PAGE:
Holy Fear, Salient Father
Updated: Mar 1, 2022
‘The deepest search in life was our search to find a father, not merely the lost father of our youth but the image of strength and wisdom external to our need and superior to our hunger to which our own life can be united.’ Thomas Wolfe
So quotes Leanne Payne in Crisis in Masculinity; we do well to heed our inner cry for God the Father. For the next 40 days, beginning this Wednesday, Lent invites us to do just that. Might we cooperate -- identifying pleasing attachments that dull holy longings and deny ourselves them? Might we rediscover our deepest, truest ache? And cry out for beloved vagrants who will find no home 'til they find Him?
That ache drives the most awarded film of the year, Power of the Dog. I didn’t particularly enjoy the film (fine looking but episodic; implausible in its cartoonish lead actors and silly ‘self-pleasure’ scenes) but I appreciated allusions to the crippling impact of fatherlessness. The lead stalls at his erotic adulation of a mentor and spews self-hatred on all, especially the second lead whose father killed himself. Mom hovers ineffectively as son homosexually fantasizes and plots his revenge. (To director/writer Jane Campion’s credit, the story retains its complexity by refusing to conclude: ‘I’m now free to live my best gay self’…)
Absent from the film is any hint of the holy—Wolfe’s intimation that our ache can’t be satisfied by mere creatures but by this Father who stoops down to raise us up to our true stature as sons and daughters (Ps. 18:35; Gal. 4:3-7).
Our Father is salient: equal parts tenderness and power. He refuses to allow us to reduce Him to the sum of our need; at the same time, He knows and cares deeply about our needs, tends to them, and engenders a respect that compels us to cry out ‘Holy, Holy, Holy’!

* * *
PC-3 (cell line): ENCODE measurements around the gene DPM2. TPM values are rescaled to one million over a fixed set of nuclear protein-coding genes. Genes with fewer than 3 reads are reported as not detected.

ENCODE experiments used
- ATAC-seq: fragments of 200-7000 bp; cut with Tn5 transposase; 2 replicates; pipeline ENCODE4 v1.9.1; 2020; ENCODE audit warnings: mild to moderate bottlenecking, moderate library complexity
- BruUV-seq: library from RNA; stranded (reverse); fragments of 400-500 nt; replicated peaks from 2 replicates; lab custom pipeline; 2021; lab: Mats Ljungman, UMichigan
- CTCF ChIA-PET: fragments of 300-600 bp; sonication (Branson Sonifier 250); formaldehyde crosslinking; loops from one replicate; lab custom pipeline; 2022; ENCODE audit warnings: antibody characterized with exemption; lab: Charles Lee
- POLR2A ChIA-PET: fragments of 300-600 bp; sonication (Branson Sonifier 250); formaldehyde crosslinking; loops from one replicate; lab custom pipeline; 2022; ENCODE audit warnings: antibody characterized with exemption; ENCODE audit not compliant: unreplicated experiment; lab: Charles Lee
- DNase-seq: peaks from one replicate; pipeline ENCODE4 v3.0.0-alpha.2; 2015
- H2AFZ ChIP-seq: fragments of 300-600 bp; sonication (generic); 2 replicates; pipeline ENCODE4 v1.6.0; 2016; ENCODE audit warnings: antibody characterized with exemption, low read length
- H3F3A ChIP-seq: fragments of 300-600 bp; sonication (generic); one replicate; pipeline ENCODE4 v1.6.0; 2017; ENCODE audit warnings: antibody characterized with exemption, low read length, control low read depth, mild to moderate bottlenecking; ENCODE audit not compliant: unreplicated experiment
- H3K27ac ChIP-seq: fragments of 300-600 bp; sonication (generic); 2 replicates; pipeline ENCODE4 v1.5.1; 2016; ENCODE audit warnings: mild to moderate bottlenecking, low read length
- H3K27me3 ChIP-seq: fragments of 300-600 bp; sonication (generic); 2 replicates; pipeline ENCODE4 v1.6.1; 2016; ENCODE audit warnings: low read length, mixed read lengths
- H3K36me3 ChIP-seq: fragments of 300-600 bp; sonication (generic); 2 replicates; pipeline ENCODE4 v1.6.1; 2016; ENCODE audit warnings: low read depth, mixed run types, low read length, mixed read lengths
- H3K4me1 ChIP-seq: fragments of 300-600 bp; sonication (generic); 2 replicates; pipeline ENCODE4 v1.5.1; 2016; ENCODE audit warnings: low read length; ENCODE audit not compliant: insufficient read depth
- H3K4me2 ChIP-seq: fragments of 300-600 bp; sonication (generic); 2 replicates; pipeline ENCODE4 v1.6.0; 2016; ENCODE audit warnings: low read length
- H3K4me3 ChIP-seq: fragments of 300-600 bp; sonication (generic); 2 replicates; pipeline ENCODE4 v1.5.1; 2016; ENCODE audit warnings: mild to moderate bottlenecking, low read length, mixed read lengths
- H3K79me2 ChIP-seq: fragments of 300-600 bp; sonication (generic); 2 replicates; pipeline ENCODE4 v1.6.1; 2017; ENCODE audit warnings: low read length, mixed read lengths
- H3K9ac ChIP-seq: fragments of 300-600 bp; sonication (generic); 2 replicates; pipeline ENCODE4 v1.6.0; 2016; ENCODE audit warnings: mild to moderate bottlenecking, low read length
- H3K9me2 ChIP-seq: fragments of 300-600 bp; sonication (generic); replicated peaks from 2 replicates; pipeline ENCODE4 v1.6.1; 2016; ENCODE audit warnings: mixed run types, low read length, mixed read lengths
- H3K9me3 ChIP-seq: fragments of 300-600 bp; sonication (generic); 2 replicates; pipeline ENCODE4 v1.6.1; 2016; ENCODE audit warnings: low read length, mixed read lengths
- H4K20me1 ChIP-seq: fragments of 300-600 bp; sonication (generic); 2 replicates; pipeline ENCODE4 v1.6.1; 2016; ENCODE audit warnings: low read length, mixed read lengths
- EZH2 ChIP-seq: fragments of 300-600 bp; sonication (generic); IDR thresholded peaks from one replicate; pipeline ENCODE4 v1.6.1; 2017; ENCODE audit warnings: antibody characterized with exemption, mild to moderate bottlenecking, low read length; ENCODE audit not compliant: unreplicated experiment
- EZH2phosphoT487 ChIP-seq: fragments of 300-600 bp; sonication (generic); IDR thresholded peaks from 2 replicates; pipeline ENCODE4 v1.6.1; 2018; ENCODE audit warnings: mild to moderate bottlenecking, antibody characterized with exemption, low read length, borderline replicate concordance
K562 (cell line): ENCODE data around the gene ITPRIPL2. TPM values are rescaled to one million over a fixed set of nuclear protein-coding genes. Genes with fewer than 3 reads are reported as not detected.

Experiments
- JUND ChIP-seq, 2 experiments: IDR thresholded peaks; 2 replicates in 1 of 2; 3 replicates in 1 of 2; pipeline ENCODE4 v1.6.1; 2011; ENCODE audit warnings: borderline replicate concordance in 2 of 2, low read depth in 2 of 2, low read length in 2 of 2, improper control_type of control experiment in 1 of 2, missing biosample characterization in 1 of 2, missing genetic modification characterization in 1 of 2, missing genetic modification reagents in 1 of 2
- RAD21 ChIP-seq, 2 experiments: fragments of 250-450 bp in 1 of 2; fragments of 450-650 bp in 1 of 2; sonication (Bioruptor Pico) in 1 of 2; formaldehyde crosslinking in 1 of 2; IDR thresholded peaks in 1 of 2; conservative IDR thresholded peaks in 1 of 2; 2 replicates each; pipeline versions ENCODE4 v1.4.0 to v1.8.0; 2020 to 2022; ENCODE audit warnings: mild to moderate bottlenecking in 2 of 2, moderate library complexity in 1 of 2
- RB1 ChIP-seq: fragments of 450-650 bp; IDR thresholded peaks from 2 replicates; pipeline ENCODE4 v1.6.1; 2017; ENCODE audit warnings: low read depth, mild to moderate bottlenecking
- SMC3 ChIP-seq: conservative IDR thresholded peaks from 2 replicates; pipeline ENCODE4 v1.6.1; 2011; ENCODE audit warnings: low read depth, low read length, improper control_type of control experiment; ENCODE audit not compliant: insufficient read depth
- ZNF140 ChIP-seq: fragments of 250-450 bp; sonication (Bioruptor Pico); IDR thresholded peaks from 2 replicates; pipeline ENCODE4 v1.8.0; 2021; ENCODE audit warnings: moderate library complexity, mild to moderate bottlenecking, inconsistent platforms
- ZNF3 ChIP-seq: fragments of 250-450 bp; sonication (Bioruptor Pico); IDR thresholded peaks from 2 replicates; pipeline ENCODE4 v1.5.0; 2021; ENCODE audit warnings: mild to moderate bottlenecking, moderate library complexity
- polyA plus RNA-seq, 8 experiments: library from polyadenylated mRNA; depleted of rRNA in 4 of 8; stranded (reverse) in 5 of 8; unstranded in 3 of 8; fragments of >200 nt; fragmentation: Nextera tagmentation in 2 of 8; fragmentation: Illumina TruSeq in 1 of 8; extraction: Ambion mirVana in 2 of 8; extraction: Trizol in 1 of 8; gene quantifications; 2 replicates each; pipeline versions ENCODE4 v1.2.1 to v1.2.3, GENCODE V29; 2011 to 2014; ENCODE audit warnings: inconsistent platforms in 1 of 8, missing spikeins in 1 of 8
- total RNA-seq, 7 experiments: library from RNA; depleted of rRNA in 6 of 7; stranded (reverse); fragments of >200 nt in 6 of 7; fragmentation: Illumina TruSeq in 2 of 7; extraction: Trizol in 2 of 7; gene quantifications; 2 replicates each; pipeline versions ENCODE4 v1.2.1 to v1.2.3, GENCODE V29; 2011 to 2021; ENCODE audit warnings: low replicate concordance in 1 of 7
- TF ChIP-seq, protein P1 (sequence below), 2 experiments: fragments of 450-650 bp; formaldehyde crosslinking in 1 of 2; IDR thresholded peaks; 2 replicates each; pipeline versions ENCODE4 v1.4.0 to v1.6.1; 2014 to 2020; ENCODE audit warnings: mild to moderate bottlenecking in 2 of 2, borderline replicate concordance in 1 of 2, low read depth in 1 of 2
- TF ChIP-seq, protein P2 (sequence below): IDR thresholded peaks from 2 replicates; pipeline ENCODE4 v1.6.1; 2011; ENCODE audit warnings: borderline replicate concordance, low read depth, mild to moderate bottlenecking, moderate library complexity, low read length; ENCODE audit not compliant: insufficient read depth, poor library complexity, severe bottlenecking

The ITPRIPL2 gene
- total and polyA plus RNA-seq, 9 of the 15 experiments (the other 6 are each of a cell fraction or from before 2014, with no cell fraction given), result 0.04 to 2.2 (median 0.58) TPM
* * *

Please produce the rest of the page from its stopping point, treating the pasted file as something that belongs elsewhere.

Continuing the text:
Manipulating characters on a screen, habituating to sexy images, or politicizing sexual ‘selves’ won’t satisfy. Only Jesus. His Spirit probes deeper than our attachments and reveals His Father to us. He awakens our hearts’ truest convictions (Rom. 2:15).
Perhaps in retrospect I had more holy fear than I knew. Having tried to reduce the creature to my needs, I was not inclined to reduce God to them. A high school friend, Catholic, expressed real concern for my eternal destiny. We talked frankly about my homosexuality and her conviction about the nature of God and human sexuality. She stopped me in my tracks. Not that she was harsh—far from it; she was cool and kind. Her words simply aligned with my heart’s awareness that I was stalled, mucking about in some dark stuff that affronted God; Holy God, the One of whom it is said, ‘Fear of God is the beginning of wisdom’ (Ps. 111:10).
This Lent, might we allow holy fear to take us back to the beginning of wisdom, the way things are, truly, in God’s design for our lives. We who have called upon the Lord for a while may well need to feel the pinch of an inspired, self-imposed ‘fast’ from our opiates. That means little unless we open to the One Whose heart burns-in-love for us and longs to burn through us for our beloved lost.